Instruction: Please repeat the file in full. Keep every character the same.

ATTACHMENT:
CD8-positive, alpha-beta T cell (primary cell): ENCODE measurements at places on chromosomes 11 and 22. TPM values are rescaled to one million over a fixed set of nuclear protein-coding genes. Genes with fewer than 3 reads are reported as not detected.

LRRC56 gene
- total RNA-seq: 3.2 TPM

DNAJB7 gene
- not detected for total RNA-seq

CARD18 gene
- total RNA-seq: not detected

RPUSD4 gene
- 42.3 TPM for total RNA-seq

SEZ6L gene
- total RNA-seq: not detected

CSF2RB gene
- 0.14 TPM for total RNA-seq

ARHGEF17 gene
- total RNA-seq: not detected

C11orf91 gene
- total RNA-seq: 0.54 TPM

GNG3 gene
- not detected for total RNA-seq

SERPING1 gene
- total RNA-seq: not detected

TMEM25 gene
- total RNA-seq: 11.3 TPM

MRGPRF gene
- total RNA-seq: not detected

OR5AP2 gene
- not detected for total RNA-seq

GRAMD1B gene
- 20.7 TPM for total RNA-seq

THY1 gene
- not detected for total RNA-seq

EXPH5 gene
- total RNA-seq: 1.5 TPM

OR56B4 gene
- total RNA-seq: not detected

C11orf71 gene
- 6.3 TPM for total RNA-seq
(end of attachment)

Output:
CD8-positive, alpha-beta T cell (primary cell): ENCODE measurements at places on chromosomes 11 and 22. TPM values are rescaled to one million over a fixed set of nuclear protein-coding genes. Genes with fewer than 3 reads are reported as not detected.

LRRC56 gene
- total RNA-seq: 3.2 TPM

DNAJB7 gene
- not detected for total RNA-seq

CARD18 gene
- total RNA-seq: not detected

RPUSD4 gene
- 42.3 TPM for total RNA-seq

SEZ6L gene
- total RNA-seq: not detected

CSF2RB gene
- 0.14 TPM for total RNA-seq

ARHGEF17 gene
- total RNA-seq: not detected

C11orf91 gene
- total RNA-seq: 0.54 TPM

GNG3 gene
- not detected for total RNA-seq

SERPING1 gene
- total RNA-seq: not detected

TMEM25 gene
- total RNA-seq: 11.3 TPM

MRGPRF gene
- total RNA-seq: not detected

OR5AP2 gene
- not detected for total RNA-seq

GRAMD1B gene
- 20.7 TPM for total RNA-seq

THY1 gene
- not detected for total RNA-seq

EXPH5 gene
- total RNA-seq: 1.5 TPM

OR56B4 gene
- total RNA-seq: not detected

C11orf71 gene
- 6.3 TPM for total RNA-seq